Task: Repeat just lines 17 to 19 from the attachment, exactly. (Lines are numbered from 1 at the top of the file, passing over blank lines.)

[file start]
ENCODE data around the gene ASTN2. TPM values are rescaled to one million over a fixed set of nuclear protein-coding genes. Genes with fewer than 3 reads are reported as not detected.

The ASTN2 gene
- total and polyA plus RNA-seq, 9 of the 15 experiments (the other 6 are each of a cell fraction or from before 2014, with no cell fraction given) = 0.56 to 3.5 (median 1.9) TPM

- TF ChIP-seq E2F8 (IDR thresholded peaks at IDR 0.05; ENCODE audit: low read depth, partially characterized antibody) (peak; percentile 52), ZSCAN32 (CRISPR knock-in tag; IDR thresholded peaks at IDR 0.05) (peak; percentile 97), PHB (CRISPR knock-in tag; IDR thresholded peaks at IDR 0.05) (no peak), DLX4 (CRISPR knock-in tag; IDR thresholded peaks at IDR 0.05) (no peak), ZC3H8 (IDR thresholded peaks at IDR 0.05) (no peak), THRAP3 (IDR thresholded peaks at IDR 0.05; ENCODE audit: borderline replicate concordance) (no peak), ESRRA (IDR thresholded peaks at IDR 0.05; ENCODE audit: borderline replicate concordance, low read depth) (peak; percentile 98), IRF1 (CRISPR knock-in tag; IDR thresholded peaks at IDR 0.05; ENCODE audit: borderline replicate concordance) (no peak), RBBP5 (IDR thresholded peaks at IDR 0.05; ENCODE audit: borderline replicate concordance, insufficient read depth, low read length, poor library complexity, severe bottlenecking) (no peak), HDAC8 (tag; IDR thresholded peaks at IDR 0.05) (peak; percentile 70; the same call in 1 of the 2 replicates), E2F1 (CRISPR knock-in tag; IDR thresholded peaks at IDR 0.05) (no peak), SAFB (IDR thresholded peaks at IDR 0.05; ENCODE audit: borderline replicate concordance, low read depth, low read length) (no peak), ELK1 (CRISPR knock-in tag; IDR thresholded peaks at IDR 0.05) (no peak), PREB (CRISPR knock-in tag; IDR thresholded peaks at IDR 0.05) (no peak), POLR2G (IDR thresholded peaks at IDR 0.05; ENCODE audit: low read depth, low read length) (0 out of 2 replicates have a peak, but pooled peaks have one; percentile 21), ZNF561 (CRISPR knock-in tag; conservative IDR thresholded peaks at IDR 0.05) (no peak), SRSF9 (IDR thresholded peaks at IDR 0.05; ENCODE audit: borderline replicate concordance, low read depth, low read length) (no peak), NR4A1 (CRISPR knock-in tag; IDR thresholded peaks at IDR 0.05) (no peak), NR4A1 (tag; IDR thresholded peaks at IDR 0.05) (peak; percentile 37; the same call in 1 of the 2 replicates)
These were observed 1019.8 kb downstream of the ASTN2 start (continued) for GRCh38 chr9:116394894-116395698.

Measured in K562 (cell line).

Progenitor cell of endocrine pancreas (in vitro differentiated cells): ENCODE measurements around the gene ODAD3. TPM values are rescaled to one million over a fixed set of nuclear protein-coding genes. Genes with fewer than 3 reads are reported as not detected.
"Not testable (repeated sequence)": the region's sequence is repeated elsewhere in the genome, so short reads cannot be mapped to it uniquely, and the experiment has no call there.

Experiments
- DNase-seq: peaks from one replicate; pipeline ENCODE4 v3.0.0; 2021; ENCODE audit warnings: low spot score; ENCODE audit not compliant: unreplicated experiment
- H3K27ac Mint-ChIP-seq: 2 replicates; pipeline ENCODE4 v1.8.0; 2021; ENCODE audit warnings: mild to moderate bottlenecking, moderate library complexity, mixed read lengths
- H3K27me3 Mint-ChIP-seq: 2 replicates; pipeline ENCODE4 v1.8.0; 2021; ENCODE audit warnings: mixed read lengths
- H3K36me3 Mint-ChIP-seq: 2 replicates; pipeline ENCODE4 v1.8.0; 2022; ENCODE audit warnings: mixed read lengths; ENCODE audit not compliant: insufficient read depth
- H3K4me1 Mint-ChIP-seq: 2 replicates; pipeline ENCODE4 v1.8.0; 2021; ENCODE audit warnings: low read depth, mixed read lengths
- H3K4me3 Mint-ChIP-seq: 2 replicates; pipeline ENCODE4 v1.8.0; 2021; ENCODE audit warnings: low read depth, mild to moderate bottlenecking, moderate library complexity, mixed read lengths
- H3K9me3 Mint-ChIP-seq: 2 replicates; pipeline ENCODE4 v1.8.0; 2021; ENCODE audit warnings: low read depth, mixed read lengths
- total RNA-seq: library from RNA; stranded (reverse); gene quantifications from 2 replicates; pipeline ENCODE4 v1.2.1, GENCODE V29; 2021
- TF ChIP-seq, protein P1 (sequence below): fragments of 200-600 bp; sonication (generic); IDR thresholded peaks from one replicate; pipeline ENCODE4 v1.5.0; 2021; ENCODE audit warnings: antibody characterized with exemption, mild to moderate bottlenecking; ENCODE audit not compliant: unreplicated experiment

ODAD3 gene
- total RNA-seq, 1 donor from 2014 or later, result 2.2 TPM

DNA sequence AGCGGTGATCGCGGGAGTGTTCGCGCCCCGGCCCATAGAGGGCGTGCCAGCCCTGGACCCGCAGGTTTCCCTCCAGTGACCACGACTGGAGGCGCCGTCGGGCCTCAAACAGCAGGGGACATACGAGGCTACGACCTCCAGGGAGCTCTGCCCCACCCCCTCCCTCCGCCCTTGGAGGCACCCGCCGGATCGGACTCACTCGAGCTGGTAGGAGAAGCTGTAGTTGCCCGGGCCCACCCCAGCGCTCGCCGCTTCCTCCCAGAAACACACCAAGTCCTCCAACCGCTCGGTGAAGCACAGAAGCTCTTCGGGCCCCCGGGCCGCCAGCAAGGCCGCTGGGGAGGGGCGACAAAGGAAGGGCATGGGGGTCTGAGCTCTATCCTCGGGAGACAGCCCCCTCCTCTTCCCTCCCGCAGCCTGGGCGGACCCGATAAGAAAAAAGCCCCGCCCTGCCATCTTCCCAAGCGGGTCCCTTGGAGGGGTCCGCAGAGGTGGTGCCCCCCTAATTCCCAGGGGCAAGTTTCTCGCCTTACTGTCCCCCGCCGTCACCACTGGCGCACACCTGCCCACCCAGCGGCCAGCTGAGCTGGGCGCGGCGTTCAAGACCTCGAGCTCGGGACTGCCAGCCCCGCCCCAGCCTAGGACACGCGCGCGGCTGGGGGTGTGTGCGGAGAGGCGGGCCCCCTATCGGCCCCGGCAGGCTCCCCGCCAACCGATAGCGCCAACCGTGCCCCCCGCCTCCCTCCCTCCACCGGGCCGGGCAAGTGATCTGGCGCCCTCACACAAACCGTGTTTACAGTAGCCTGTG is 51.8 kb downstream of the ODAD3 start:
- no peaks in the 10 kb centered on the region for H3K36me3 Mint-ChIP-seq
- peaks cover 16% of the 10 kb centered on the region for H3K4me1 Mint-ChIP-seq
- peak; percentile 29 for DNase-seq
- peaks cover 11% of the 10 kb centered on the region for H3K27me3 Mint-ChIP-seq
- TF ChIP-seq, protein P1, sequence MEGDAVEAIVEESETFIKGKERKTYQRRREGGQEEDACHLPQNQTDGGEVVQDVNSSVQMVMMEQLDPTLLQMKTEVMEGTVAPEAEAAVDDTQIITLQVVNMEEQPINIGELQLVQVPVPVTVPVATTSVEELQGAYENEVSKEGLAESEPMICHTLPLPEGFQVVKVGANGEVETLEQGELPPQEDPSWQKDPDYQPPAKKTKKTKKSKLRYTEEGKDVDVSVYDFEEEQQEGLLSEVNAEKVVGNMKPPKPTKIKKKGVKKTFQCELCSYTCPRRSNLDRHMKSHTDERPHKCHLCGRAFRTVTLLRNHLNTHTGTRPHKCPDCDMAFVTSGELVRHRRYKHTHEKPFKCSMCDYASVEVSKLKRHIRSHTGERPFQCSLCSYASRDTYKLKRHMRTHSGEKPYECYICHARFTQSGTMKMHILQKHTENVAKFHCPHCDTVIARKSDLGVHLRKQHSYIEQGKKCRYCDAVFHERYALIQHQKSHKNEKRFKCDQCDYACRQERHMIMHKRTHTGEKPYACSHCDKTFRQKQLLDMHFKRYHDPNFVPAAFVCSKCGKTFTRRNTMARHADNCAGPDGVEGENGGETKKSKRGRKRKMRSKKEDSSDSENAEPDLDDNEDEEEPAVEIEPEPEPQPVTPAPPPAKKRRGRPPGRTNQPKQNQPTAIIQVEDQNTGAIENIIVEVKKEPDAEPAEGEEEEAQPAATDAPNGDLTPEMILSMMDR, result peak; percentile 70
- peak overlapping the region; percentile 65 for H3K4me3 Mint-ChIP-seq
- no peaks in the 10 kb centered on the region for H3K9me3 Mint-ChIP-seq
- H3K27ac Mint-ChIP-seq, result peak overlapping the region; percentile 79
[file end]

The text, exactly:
- total RNA-seq: library from RNA; stranded (reverse); gene quantifications from 2 replicates; pipeline ENCODE4 v1.2.1, GENCODE V29; 2021
- TF ChIP-seq, protein P1 (sequence below): fragments of 200-600 bp; sonication (generic); IDR thresholded peaks from one replicate; pipeline ENCODE4 v1.5.0; 2021; ENCODE audit warnings: antibody characterized with exemption, mild to moderate bottlenecking; ENCODE audit not compliant: unreplicated experiment

ODAD3 gene